MurinoFeatured Expert Column

Andrea Agathoklis Murino, Wilson Sonsini Goodrich & Rosati

Certain transfers of exclusive patent licenses in the pharmaceutical sector will face new antitrust scrutiny from the Federal Trade Commission (“FTC”).*  In a change to long-standing policy, the FTC announced that the transfer of a license providing an exclusive licensee with “all commercially significant rights” over a patent within a therapeutic area will be reportable under the HSR Act.

Under the old scheme, only the transfer of licenses giving the licensee a right to make, use, and sell the product were subject to the provisions of the HSR Act.  This meant that in cases where a licensor retained the right to manufacture the patented pharmaceutical product, even if the licensee had the exclusive right to use and sell the patented pharmaceutical product, the transfer was deemed non-exclusive and thus non-reportable.  The shift means that parties will need to prepare the HSR Act filing itself, observe the mandatory waiting period before closing (typically 30 days), and, of course, be prepared to respond to any competitive concerns raised by the FTC.

The FTC explained the policy change was necessary to better reflect the commercial realities associated with these pharmaceutical license transfers.  The FTC noted that it was increasingly common for pharma companies to transfer “most but not all” of the rights.  In these cases, the transfer was functionally exclusive – because the licensee would have all relevant rights to do with the patented product as it saw fit – but the grant remained nominally non-exclusive and therefore exempt from HSR Act notification.  This loophole meant that competitively significant transfers could have occurred while evading the spirit of the HSR Act.

The key question in this rule change will be how to define “all commercially significant rights” in practice.  The FTC explained that the “test focuses on whether the licensee receives the exclusive rights to commercially use the patent” in a particular therapeutic area or in a specific indication within a therapeutic area.  And they continue that if such a grant is awarded, the transaction must be notified.  The FTC hopes this bright line rule will give parties the necessary insights to make their HSR Act filing determinations.  Critics, including some of the largest pharmaceutical trade associations, complain that pharma licensing agreements are rarely this straightforward and that without more explanation, parties will be left to debate what is “commercially significant,” leading to increased cost and delay.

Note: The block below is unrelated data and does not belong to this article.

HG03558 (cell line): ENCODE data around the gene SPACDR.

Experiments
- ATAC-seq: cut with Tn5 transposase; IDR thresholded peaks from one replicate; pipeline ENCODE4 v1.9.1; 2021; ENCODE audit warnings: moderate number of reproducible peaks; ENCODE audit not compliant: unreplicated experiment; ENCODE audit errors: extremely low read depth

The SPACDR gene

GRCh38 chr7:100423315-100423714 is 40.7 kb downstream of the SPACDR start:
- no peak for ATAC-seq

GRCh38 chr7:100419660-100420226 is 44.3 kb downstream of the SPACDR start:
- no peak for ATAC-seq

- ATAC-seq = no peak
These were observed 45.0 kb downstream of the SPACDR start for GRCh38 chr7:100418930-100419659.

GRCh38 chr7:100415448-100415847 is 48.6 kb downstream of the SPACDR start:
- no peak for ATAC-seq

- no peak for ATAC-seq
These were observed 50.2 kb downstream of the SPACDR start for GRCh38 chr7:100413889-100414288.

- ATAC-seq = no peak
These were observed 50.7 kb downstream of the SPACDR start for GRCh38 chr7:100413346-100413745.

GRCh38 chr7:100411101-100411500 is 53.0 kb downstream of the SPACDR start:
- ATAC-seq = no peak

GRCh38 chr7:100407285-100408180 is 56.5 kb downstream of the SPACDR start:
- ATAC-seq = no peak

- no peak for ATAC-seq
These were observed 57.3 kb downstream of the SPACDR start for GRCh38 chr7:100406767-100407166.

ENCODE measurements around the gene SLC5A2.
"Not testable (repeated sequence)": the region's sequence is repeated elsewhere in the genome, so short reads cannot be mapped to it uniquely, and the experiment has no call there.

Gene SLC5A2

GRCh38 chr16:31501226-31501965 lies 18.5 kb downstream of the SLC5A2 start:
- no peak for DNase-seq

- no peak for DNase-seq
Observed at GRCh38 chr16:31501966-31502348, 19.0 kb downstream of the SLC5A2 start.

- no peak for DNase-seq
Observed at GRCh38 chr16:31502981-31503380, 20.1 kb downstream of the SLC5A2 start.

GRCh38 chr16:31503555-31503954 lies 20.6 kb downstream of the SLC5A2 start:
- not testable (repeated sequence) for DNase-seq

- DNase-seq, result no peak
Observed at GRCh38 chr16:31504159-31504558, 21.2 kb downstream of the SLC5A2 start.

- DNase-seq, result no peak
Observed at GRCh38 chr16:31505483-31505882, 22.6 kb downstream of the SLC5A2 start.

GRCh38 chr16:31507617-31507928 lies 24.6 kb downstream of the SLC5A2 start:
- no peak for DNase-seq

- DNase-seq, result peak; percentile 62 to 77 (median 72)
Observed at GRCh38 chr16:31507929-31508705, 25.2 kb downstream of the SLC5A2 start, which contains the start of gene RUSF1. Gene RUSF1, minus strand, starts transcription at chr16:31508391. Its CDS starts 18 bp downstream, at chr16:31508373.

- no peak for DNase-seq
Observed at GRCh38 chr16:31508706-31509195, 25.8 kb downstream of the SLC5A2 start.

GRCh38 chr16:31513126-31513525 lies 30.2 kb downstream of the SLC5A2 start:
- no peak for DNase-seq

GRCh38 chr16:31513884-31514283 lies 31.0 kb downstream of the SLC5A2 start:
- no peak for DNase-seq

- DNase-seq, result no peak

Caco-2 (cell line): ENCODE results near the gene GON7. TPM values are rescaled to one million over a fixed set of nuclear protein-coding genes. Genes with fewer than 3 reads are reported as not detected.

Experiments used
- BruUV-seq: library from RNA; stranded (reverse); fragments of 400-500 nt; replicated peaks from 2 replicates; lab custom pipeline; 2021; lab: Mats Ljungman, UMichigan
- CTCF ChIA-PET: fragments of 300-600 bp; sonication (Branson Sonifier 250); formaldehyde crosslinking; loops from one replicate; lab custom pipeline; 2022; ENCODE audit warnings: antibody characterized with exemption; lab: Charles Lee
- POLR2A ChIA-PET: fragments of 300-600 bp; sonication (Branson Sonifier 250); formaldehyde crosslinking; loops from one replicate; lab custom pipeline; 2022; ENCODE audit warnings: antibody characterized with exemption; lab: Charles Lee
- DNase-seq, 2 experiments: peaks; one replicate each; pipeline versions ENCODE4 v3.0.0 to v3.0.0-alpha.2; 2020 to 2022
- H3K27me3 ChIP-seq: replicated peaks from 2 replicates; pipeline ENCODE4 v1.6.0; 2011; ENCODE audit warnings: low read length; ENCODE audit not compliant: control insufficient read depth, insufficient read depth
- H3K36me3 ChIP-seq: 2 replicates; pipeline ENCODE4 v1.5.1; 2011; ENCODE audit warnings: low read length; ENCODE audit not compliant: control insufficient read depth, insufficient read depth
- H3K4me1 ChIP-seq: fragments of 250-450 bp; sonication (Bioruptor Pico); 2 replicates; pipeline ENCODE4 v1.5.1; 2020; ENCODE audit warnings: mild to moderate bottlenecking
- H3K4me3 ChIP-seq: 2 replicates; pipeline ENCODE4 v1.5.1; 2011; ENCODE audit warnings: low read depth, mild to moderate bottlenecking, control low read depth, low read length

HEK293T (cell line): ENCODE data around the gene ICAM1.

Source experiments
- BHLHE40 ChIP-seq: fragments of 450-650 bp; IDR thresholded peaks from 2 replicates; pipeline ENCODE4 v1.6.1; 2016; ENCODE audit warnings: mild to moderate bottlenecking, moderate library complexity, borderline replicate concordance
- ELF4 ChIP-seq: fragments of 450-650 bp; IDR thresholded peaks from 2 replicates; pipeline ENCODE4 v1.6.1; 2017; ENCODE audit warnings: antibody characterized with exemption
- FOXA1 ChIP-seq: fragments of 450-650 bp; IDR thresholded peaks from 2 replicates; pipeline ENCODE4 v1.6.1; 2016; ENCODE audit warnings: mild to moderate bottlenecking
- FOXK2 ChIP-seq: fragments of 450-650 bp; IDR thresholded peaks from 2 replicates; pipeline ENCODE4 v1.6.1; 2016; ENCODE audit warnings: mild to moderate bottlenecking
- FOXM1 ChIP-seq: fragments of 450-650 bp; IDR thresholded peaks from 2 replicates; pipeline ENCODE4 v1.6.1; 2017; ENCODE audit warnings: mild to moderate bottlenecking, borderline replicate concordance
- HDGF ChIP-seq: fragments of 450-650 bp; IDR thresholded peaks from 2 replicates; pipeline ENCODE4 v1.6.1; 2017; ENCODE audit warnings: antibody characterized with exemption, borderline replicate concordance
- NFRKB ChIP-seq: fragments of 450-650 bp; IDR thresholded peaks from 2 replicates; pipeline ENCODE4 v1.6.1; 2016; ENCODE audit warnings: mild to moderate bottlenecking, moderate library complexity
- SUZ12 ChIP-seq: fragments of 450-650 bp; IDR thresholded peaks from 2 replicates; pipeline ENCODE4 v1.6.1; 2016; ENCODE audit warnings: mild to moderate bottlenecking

In light of this open definitional question, depending on an agreement’s terms, potentially, transactions that the FTC would view as non-reportable may still result in the parties choosing to make a HSR Act filings in an abundance of caution.  Meanwhile, filings that should be reported may not be despite the best efforts of all involved to hew closely to the correct interpretation.  Stepping back, in theory, the FTC’s decision is sensible in light of its obligations to enforce the antitrust laws generally and the purposes of the HSR Act specifically.  What must happen, however, is for the FTC to engage with all stakeholders in order to provide appreciable guidance to the business community and the antitrust bar to precisely ascertain what is meant by “commercially significant rights.”  The FTC’s Premerger Notification Office has long provided such guidance and I have every expectation they will continue to do so in the future.

The “all commercially significant rights” test focuses on whether the licensee receives the exclusive right to commercially use the patent.  In such a case, only the recipient of the exclusive rights to the patent may generate revenue from those exclusive rights, even when some of those profits will likely be shared with the licensor through royalties or other revenue sharing arrangements.

*Though the FTC and the Antitrust Division of the Department of Justice share enforcement of the antitrust laws, the review of conduct and transactions affecting the pharmaceutical industry have long been assigned to the FTC and not the DOJ.